Monday, March 30, 2009
In light of recent reports, women in Florida are bearing the brunt of the national economic down turn through the increase of abuse they receive at home by their unemployed partners. Statistics show violence in the home increases during economic hardship, and what is being reported by the Florida State Coalition Against Domestic Violence (FCADV) is exactly that.
From an article in the Miami Harold, "The [FCADV] says in its report to the Legislature that when perpetrators are laid off, the severity and frequency of violent assaults increase because the perpetrators are home more often."
Violence against women increases for other reasons as well. The deepest root of domestic violence has to do with our social definitions of masculinity. Being a man in this society means, among other things, being strong, dominant and in control (see The Man Box for more details). Domestic violence, a pattern of behavior defined by one partner holding power and control over the other, is a way for men to both personally and publicly satisfy that definition of masculinity. When a man feels inadequate or weak, by way of unemployment, suppressed childhood violence, or unregistered emotional pain, he may take it out on his wife or girlfriend.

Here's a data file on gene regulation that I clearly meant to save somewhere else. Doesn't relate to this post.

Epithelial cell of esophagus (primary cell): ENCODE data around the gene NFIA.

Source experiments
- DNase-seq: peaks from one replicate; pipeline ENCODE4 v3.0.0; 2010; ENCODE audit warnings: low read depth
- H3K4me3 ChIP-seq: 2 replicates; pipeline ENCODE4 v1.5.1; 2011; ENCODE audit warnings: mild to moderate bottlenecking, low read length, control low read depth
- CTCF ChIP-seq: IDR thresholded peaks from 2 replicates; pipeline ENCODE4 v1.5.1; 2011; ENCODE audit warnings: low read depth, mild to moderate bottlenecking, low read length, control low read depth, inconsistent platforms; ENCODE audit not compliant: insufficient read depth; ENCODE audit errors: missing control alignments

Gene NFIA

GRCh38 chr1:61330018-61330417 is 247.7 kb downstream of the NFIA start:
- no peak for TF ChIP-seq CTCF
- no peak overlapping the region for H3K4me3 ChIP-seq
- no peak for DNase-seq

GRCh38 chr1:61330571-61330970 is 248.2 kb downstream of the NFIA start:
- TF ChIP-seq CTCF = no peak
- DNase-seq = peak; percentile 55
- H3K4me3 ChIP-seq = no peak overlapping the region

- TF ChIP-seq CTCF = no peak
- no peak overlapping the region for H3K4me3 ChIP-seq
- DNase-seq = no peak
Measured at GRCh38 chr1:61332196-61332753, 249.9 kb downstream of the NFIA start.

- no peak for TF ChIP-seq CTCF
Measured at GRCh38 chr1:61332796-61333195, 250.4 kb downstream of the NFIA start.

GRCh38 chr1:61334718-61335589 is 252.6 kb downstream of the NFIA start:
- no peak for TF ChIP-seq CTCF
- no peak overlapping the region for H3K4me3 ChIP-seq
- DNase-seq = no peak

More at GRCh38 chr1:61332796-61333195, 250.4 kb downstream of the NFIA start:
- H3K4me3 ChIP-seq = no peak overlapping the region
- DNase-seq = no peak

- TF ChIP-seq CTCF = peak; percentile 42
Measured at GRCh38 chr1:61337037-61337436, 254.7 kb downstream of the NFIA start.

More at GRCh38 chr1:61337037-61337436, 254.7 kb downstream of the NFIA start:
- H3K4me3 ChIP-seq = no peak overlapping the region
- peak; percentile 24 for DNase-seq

Other states besides Florida are suffering in the same way. According the National Network to End Domestic Violence Annual Census, the economic crisis affects victims of violence in 2 major ways. First, incidents of domestic violence significantly increase as the economy falls. Second, funding is cut and service providers are unable to provide as many services as needed. This inverse correlation is incredibly problematic for those women who need help now more than ever before.
WomensLaw.org is a free website and email hotline with legal info (like how to get a restraining order) for every state in the USA, including Guam, Virgin Islands and Puerto Rico. If you or someone you know needs help or support, check us out or email us for more assistance. We're here for you.
Posted by WomensLaw.org at 8:28 AM